Among the many memorable names to be found upon the floor of Westminster Abbey is that of Thomas Crapper.
Crapper is London's most-famous plumber*. He's best remembered as the man who invented the flushing toilet.
Wrongly so, as it turns out. Flushing toilets were around hundreds of years before Crapper. He made useful improvements, and had the perfect name for the job, so often gets the credit.
The dedications in Westminster Abbey are actually manhole covers, visible reminders of the time his firm re-plumbed the ancient building. The cast-iron lids are said to be popular among brass rubbers.
Other examples of Crapper manhole covers can be found around town, but his London legacy is much greater, as we're about to explore.
* We're not counting Bob Hoskins in Super Mario Brothers, and neither should you.
Toilets on show
Thomas Crapper was born in the village of Thorne near Doncaster in 1836. Age 11, the plucky youngster is said to have walked to London in search of work. True or not, he was soon apprenticed to a master plumber in Chelsea, and began tinkering with pipes.
Crapper was a quick study and soon had his own business as a 'sanitary engineer' on Robert Street (now Sydney Street). The company was a success and later took larger premises on Marlborough Road (now Draycott Avenue). Here's his gang, posing outside the 'Marlboro' Works'.
Note the royal crest on top of the building. Crapper often plumbed for the great and the good. As well as fixing the drains at Westminster Abbey, his firm also grappled with the U-bends (a Crapper innovation) of Buckingham Palace, Windsor Castle and Sandringham. You could say that he supplied the monarchy with thrones.
Marlboro' Works is credited as the first sanitary showroom in the world. It boasted plumbed-in toilets so that clients could 'try before they buy', and huge plate-glass windows to show off the stock. Such a display was brazen, at a time when bodily functions were never acknowledged in polite company. Those windows must have been somewhat controversial, though whether they caused anyone to faint (as is usually claimed) remains doubtful.
It was a propitious time to be a plumber. During the 1860s, Joseph Bazalgette built a huge new sewer system for the capital. There was plenty of work to go around, plumbing London's homes and businesses into the new drains. A few years later, the Metropolis Water Act united the competing water companies into one supplier. Crapper subsequently developed several new technologies that would improve water supply and limit waste.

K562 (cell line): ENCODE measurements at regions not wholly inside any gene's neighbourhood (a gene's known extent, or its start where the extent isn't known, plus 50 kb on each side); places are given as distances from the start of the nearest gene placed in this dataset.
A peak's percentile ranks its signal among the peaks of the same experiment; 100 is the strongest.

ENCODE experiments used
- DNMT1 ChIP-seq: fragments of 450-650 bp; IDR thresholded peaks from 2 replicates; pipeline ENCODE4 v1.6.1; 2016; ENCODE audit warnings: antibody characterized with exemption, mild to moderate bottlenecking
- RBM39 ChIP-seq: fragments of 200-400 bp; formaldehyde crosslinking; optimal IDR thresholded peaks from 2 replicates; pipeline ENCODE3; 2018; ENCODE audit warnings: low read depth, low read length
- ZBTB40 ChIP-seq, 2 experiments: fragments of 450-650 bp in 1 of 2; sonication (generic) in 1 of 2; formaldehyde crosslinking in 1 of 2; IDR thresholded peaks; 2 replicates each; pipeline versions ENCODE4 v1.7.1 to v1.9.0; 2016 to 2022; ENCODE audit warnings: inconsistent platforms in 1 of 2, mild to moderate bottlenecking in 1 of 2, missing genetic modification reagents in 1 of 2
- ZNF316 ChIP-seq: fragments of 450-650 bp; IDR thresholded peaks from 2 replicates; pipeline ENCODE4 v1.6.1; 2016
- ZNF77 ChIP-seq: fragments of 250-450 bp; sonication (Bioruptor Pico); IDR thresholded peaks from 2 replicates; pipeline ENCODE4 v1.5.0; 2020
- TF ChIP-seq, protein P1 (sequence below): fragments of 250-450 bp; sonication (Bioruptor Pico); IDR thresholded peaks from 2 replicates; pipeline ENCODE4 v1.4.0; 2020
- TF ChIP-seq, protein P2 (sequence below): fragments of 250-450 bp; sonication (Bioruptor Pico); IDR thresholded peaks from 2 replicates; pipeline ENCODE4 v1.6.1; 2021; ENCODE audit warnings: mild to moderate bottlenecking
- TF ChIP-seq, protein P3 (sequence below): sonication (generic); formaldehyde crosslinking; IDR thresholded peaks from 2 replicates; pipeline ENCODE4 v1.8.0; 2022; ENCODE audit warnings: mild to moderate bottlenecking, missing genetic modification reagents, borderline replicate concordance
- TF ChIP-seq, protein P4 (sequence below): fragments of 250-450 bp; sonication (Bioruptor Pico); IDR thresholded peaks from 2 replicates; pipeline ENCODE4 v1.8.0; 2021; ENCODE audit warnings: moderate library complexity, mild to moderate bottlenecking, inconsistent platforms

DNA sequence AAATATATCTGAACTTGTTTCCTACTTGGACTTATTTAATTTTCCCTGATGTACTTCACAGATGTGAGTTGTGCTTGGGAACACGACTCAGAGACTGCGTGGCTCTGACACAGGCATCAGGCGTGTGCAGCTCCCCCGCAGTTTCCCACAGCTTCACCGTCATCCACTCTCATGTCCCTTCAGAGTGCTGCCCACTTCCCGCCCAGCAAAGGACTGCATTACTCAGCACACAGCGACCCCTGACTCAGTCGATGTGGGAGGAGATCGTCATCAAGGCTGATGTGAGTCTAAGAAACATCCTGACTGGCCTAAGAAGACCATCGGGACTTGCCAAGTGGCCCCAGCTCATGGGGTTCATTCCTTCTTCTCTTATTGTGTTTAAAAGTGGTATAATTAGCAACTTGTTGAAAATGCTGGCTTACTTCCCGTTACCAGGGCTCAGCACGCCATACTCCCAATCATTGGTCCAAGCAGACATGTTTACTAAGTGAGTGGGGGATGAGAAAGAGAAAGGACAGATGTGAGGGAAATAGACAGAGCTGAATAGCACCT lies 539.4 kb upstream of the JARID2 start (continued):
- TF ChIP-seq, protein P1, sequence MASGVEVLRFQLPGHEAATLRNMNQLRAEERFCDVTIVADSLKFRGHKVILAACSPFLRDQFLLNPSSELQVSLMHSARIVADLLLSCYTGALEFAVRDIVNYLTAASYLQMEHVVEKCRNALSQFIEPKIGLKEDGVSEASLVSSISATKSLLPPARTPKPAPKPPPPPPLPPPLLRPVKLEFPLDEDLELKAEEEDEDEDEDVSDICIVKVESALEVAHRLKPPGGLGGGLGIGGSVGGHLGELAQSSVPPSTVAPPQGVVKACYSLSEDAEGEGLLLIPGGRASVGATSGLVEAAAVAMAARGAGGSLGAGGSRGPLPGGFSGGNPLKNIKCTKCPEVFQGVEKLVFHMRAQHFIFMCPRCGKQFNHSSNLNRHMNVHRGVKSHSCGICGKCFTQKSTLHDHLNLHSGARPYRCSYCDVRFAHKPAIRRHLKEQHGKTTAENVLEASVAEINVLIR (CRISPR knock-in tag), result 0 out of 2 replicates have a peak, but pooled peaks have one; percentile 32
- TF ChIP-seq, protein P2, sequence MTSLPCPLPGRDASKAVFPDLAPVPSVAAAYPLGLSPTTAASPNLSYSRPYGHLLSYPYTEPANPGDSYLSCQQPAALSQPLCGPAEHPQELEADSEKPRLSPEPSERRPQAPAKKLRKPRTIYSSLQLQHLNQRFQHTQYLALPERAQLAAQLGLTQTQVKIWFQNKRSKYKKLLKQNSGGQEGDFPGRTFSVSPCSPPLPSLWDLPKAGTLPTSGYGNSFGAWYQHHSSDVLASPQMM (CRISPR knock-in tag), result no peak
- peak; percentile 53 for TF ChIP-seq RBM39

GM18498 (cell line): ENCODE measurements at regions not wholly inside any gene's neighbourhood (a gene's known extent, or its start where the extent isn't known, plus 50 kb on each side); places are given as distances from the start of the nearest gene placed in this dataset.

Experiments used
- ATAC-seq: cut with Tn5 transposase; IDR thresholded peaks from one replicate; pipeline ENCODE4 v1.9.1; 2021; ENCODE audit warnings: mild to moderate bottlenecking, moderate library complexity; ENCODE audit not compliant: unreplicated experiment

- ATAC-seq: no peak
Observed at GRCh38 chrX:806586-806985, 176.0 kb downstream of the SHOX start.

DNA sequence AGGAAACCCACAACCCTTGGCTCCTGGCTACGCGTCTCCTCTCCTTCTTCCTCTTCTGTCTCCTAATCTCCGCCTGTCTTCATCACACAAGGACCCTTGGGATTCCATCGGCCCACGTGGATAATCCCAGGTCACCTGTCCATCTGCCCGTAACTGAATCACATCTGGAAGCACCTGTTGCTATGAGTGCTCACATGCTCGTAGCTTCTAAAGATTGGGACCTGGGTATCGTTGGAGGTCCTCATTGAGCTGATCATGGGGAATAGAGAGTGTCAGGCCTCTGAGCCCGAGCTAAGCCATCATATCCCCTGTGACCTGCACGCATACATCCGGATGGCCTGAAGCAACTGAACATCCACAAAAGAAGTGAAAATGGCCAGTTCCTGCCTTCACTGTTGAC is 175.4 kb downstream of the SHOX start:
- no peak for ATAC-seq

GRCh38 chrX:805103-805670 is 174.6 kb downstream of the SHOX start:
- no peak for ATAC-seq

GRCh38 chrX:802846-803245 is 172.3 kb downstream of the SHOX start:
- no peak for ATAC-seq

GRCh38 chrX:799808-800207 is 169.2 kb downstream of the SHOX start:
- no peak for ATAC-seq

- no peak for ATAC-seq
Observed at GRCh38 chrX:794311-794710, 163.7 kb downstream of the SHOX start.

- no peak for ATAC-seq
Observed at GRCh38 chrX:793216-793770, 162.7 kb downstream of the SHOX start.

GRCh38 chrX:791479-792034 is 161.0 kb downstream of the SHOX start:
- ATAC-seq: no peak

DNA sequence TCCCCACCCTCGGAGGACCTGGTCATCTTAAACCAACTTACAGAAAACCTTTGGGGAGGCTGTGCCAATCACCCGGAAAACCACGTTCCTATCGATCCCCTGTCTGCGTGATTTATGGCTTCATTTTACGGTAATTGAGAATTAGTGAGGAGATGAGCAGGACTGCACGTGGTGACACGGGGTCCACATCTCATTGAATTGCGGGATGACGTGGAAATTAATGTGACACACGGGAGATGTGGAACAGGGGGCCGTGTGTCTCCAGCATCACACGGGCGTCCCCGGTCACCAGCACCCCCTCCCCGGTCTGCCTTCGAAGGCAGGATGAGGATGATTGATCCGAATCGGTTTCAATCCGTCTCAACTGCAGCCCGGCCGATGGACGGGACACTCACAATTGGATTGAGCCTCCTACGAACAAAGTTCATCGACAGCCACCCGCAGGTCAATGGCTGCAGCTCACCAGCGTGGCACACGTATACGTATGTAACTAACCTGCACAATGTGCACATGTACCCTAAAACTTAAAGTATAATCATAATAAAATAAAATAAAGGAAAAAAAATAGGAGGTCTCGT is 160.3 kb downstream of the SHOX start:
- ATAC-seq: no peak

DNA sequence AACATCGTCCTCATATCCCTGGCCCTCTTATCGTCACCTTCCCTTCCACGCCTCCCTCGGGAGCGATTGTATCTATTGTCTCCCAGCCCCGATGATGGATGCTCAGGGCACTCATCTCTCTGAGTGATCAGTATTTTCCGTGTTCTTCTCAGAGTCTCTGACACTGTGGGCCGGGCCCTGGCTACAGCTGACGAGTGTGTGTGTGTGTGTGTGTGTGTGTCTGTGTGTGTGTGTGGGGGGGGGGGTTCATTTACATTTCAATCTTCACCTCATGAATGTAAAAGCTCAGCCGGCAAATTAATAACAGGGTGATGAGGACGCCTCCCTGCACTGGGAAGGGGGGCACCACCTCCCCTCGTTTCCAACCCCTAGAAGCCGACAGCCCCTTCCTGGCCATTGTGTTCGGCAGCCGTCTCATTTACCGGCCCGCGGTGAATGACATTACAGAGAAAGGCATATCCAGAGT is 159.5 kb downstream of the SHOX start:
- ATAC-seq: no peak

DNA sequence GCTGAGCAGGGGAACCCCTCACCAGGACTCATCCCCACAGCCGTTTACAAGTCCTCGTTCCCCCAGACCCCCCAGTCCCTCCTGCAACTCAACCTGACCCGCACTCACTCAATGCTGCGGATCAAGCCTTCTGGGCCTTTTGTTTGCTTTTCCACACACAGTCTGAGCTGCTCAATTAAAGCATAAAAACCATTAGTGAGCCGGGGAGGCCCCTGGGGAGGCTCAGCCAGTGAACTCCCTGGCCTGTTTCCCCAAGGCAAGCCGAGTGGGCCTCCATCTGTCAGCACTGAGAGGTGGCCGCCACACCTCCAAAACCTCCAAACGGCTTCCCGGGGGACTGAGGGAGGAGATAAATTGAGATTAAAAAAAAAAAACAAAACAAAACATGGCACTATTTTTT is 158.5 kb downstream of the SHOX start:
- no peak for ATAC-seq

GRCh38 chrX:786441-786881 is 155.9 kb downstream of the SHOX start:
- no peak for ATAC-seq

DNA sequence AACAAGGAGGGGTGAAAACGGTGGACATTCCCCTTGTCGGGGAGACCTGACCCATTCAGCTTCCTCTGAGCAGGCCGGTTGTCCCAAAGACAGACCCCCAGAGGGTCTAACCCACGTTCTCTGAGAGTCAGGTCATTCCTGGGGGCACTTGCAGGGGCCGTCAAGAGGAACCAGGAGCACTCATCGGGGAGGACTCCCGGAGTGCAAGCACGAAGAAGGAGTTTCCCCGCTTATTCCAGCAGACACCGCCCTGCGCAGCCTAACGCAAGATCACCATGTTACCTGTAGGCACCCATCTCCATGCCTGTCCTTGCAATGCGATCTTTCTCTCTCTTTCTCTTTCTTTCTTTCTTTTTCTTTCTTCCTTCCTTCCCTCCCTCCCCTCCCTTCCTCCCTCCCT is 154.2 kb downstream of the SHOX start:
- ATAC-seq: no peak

Crapper flushing toilets were elegant, reliable and water-efficient, three qualities that helped them spread across London then the wider country. His firm helped to overturn the notion that indoor toilets were unhygienic, thereby contributing to the huge improvements in sanitation enjoyed by Londoners in the latter years of the 19th century.
The company remained in family hands after the founder's death in 1910, with Thomas's nephew George Crapper and two other partners taking the reigns. The Crapper name made it through to Swinging London. The flagship store, opened in 1907, could be found at 120 King's Road until the late 1960s.
The company had dwindled by the end of that decade and effectively ceased trading. After over a century of business, Crapper & Co. was seemingly banished round the U-bend. But like a stubborn floater, it popped back to surface in the 1990s. The firm is still operating today, but is no longer based in London. Its website offers a well-written history of Thomas C and his achievements.
So, about that name...
Did crapper give us the verb to crap? Well, sort of. The word existed long before Crapper's time, as a term for rubbish. It had, however, fallen out of use in Britain, and few would have smirked at Crapper's name like we do today. Over in the USA, though, the word 'crap' had continued in its 'piece of crap' usage. It's thought that American servicemen, in Britain for the first world war, were amused to find our toilets emblazoned with the word 'Crapper'. They adopted the term as a nickname for the toilet, as in 'I'm just going to the crapper'. From there, the term grew in popularity, along with the verb 'to crap'.
Despite his fame, Thomas Crapper has never been granted an English Heritage blue plaque. A campaign in 1979 to commemorate the king of the flushers was thwarted when the Greater London Council's heritage committee could find no patents in Crapper's name (they should have tried harder; we found three with modern search tools). 'Contemporary plumbing books did not even mention him,' was the withering conclusion.
Fortunately, the London Borough of Bromley stepped in and erected its own blue plaque on Crapper's Anerley residence, 12 Thornsett Road. His two homes in Buckmaster Road, Battersea, remain unmarked (numbers 1 and 8), should English Heritage wish to honour him.
Thomas Crapper is buried in Beckenham Cemetery, near cricketer WC Grace, and sheep-shearing innovator Frederick Wolseley. But we like to think that those four manhole plates in Westminster Abbey are his true memorial.
Where to find an original Crapper
Crapper's toilets, distinctive beasts with dangling chain-pulls, are still encountered around town, either in their original settings or salvaged from elsewhere. We've started the list below of places with Crapper toilets, but we'd be flushed with joy if you could add your own sightings in the comments.
- CASK, Pimlico
- Crossness Pumping Station
- Parcel Yard pub, King's Cross
- Polo Bar, Bishopsgate
- Sable d'Or, Muswell Hill
- Wesley's Chapel, City Road